“I want to show that women have been suppressed. Sewing helps me to articulate this problem.” Ghada Amer discusses embroidery, mainstream beauty and creating ceramics with her unfamiliar left hand.

Images of suggestively-posed white women looted from men’s porn magazines are the starting point for Ghada Amer’s embroidery paintings on canvas. Needle and thread, traditionally considered women’s craft, reclaims the two-dimensional from the male-dominated history of painting.

Amer and I first spoke in a Dubai hotel lobby two years ago, just before her show Earth. Love. Fire. opened at Leila Heller’s 15,000 square foot Alserkal Avenue showplace, marking a return to the Arab world after more than two decades. Our voices were drowned out by drab brown birds gossiping in the pink bougainvillea beyond our table. Although the Heller exhibition did hint at Amer’s erotic figures (and marked the first viewing of a new medium for the artist’s ceramics, which were the product of a residency at New York’s Greenwich House Pottery) there was a degree of self-censorship at play. There were topics demanding discussion that would not be printed by any regional publication. We agreed to meet again.

Amer and I reconnected in the US as she prepared for an untitled solo show at Cheim & Read in New York, set to open 5 April, presenting a new body of paintings and ceramic sculptures that feel like a shrewdly-honed continuation. Amer shares a cluttered studio with Reza Farkhondeh, who she met while still a student at the Villa Arson in Nice, France and with whom she often collaborates. They are in the midst of renovating a new space in Harlem. Our conversation begins where we left off, dissecting the unexpected sense of freedom Amer experiences whenever she experiments with ceramics.

DL: You are right-handed and yet often force yourself to sculpt with your left. Why? 

Ghada Amer: I began the left-handed sculptures when I started making ceramics in 2014. I was almost like a young child, suddenly realizing I have a left hand. I was noticing what the left hand could form. It was like surrealism, to see what it made on its own.

Read More…

Image Credit: Ghada Amer, Girl with Garden Carnation (2017). Courtesy of the artist and Cheim & Read, NY

0
Share

Curiously, 2017 was both the year of the naked dress and the year that the modest movement took flight. On one side, Kendall Jenner and Bella Hadid flaunted their ultra-sheer fishtail gowns and on the other, former Vogue Arabia cover star Halima Aden took the fashion world by storm as the breakout model at the forefront of modest dress. The latter movement generates billions of dollars in annual revenue both in Muslim countries and beyond. Those who supported the naked dresses called women’s decisions to bare all empowering and even a feminist statement. No one mentioned dressing to attracted, repel, or subdue men.

Read More…Vogue Arabia Feb 2018

0
Share

The Louvre Abu Dhabi’s auditorium program manager, Noor Suwaidi – a painter and curator in her own right – saw her first original work of art at age 23 at the Smithsonian American Art Museum in Washington DC. She says, “I studied art from slides and books. I had tears in my eyes in that gallery. Now I’m 36, and the fact that this is in my own backyard, right by my house, opens up a whole other dimension.”

It has taken a decade of behind-the-scenes footwork to prepare for the groundbreaking Louvre Abu Dhabi in Saadiyat Island’s Cultural District to finally open its doors to the public on November 11. The museum’s presence is intended to solidify Abu Dhabi as a cultural catalyst for the region, and will also give generations of locals and residents the experience of coming face to face with masterpieces – an encounter with the power to change the course of someone’s life. Some of the most remarkable members of the Louvre Abu Dhabi’s team are Emirati women with impeccable educations and professional backgrounds. These include Suwaidi, as well as assistant curator Alia Zaal Sultan Lootah and registrar Najla Busit, who supervises logistics and installations of priceless works on loan from France. Hissa Al Dhaheri serves as deputy director.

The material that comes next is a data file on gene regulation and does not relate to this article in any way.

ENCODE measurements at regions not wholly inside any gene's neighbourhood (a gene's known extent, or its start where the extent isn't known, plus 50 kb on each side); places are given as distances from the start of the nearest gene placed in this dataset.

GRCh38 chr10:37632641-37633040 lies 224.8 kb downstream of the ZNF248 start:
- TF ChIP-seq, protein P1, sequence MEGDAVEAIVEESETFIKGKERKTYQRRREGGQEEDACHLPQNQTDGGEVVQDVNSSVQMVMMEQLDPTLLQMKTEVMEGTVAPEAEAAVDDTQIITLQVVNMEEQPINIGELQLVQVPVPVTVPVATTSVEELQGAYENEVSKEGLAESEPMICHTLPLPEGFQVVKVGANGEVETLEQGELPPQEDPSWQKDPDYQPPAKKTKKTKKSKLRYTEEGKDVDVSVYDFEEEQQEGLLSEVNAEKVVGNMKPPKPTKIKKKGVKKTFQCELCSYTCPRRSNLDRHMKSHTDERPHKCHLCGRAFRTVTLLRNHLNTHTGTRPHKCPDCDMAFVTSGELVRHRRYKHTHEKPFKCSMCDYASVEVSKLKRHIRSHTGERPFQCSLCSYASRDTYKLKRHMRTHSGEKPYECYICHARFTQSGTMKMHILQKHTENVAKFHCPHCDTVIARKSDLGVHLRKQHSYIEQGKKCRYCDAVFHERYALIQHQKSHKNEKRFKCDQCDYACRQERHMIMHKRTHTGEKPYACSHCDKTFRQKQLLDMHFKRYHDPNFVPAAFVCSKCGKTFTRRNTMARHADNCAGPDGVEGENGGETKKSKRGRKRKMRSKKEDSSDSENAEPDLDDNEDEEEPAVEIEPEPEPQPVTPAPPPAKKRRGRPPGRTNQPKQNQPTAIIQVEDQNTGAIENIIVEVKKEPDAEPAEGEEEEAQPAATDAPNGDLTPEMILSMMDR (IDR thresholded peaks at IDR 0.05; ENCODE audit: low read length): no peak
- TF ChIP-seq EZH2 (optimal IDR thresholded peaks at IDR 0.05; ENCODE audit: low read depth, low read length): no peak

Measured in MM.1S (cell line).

I phone Al Dhaheri for an interview from Boston on the first icy day of fall. I picture her at the other end of the line tethered to a laptop at the close of the workweek, perched cross-legged on her overstuffed floral couch in the family majlis, the place she admits to spending all her spare time of late – that is, when she isn’t pulling a frequent all-nighter at the office. Al Dhaheri is a competitive perfectionist who doesn’t do anything halfway.

Read More…

0
Share

FEATURE. “I am a good listener, a kind of psychiatrist even,” says the Beirut-based wedding designer Ziad Raphael Nassar who likes to envision a couple’s dynamic even before envisioning the setting for an event. “Most people will speak a certain way about themselves, but in the end they are not like that. I often go out to dinner with them to see what kind of restaurant they choose, how they interact.” Nassar has become the go-to event planner for Arab royals and A-listers since founding his studio Once in 2009, and has designed more than 100 spectacular weddings in the region. His background as a advertising director and painter ensures that each is given individual flair.

 

“A wedding has to give a wow effect almost like a fairytale,” he says. “It’s not about showing how much money the couple has, but reflecting their personalities in a creative way.” Although the end result is invariably opulent, it can take a stretch of the imagination, and trust in Nassar’s skill, to picture the transformation at the outset, especially if the blank canvas is insalubrious.

Read More…

0
Share